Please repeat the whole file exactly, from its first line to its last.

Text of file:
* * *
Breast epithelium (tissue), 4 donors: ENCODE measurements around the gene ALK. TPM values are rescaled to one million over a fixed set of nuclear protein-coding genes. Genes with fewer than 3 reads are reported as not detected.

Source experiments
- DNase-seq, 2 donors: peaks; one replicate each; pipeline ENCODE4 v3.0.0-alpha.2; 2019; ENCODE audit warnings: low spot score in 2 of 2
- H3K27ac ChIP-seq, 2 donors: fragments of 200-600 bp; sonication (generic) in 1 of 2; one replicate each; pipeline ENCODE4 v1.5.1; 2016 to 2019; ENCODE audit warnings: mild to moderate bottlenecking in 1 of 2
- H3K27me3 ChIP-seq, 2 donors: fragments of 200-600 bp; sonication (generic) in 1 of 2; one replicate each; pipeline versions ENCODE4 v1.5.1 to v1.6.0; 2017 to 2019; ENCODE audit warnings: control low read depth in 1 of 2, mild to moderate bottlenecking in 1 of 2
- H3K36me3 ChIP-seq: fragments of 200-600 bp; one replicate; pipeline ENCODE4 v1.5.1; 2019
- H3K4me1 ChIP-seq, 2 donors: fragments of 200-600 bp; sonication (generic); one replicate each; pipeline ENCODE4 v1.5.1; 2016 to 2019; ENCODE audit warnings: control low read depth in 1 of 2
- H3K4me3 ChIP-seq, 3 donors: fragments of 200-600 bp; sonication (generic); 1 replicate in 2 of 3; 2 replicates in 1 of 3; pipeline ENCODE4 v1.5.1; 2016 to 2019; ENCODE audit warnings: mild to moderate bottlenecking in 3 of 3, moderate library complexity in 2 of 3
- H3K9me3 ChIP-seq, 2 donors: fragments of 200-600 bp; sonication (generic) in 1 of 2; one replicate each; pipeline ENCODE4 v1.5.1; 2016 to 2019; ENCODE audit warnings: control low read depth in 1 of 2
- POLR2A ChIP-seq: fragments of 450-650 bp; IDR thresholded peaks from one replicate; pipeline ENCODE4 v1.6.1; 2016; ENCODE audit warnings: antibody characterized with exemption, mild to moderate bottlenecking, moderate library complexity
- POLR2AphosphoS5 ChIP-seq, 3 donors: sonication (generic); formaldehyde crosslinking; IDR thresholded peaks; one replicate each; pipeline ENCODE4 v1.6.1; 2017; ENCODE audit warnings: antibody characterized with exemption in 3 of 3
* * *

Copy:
Breast epithelium (tissue), 4 donors: ENCODE measurements around the gene ALK. TPM values are rescaled to one million over a fixed set of nuclear protein-coding genes. Genes with fewer than 3 reads are reported as not detected.

Source experiments
- DNase-seq, 2 donors: peaks; one replicate each; pipeline ENCODE4 v3.0.0-alpha.2; 2019; ENCODE audit warnings: low spot score in 2 of 2
- H3K27ac ChIP-seq, 2 donors: fragments of 200-600 bp; sonication (generic) in 1 of 2; one replicate each; pipeline ENCODE4 v1.5.1; 2016 to 2019; ENCODE audit warnings: mild to moderate bottlenecking in 1 of 2
- H3K27me3 ChIP-seq, 2 donors: fragments of 200-600 bp; sonication (generic) in 1 of 2; one replicate each; pipeline versions ENCODE4 v1.5.1 to v1.6.0; 2017 to 2019; ENCODE audit warnings: control low read depth in 1 of 2, mild to moderate bottlenecking in 1 of 2
- H3K36me3 ChIP-seq: fragments of 200-600 bp; one replicate; pipeline ENCODE4 v1.5.1; 2019
- H3K4me1 ChIP-seq, 2 donors: fragments of 200-600 bp; sonication (generic); one replicate each; pipeline ENCODE4 v1.5.1; 2016 to 2019; ENCODE audit warnings: control low read depth in 1 of 2
- H3K4me3 ChIP-seq, 3 donors: fragments of 200-600 bp; sonication (generic); 1 replicate in 2 of 3; 2 replicates in 1 of 3; pipeline ENCODE4 v1.5.1; 2016 to 2019; ENCODE audit warnings: mild to moderate bottlenecking in 3 of 3, moderate library complexity in 2 of 3
- H3K9me3 ChIP-seq, 2 donors: fragments of 200-600 bp; sonication (generic) in 1 of 2; one replicate each; pipeline ENCODE4 v1.5.1; 2016 to 2019; ENCODE audit warnings: control low read depth in 1 of 2
- POLR2A ChIP-seq: fragments of 450-650 bp; IDR thresholded peaks from one replicate; pipeline ENCODE4 v1.6.1; 2016; ENCODE audit warnings: antibody characterized with exemption, mild to moderate bottlenecking, moderate library complexity
- POLR2AphosphoS5 ChIP-seq, 3 donors: sonication (generic); formaldehyde crosslinking; IDR thresholded peaks; one replicate each; pipeline ENCODE4 v1.6.1; 2017; ENCODE audit warnings: antibody characterized with exemption in 3 of 3